Search is easy. Understanding isn’t.

Why do we assume that because search tools can find occurrences of words on the web, that they can divine what we intended when we entered the term?

Seth Godin posits that search is hard, because when he did a Google image search for 1964, one of the images was Soaring magazine. He doesn’t mention that it is a picture of the November 1964 issue of the magazine.

If I walk up to you, never having met you before, and say “1964″ to you, what is the first thing you would think of? My brother was born in 1964, so that’s the first thing I would think of, though you may think of something completely different. Now what are the first ten things you would think of? That’s a pretty reasonable analogy of what you are asking of Google.

Now add into that the fact that Google has only the words on the page to work with. No understanding of what the pages mean, or relations between them. Google can only work with the content it has available to it, and the relative number of occurrences of that content. With that, Google does an admirable job of returning images about and related to 1964.

Search is easy. Given the term “1964″, Google easily returns about 735,000 images. It may not return exactly what we are looking for, but that is a problem of understanding – the understanding of what we were looking for. It simply is not reasonable to assume that a single word search can discern what we want, when humans couldn’t do it either.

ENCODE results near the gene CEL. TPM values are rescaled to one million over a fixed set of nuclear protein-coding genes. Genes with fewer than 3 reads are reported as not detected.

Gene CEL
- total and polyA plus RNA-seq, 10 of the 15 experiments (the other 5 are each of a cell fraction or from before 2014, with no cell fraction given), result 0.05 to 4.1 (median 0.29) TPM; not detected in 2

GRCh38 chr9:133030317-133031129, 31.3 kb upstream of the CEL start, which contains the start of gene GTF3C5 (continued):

One thought on “Search is easy. Understanding isn’t.

  1. On a recent edition of NPR’s Tech podcast – that I now can’t find (!) – they reported on a new search technology that will examine your data – a la Google desktop – to provide word-association context to your searches. The word association would presumably then be paired with existing page ranking to pull up a ranked list of pages that matched the word / phrase context.

    It’s the smartest idea in search I’ve heard in a while …

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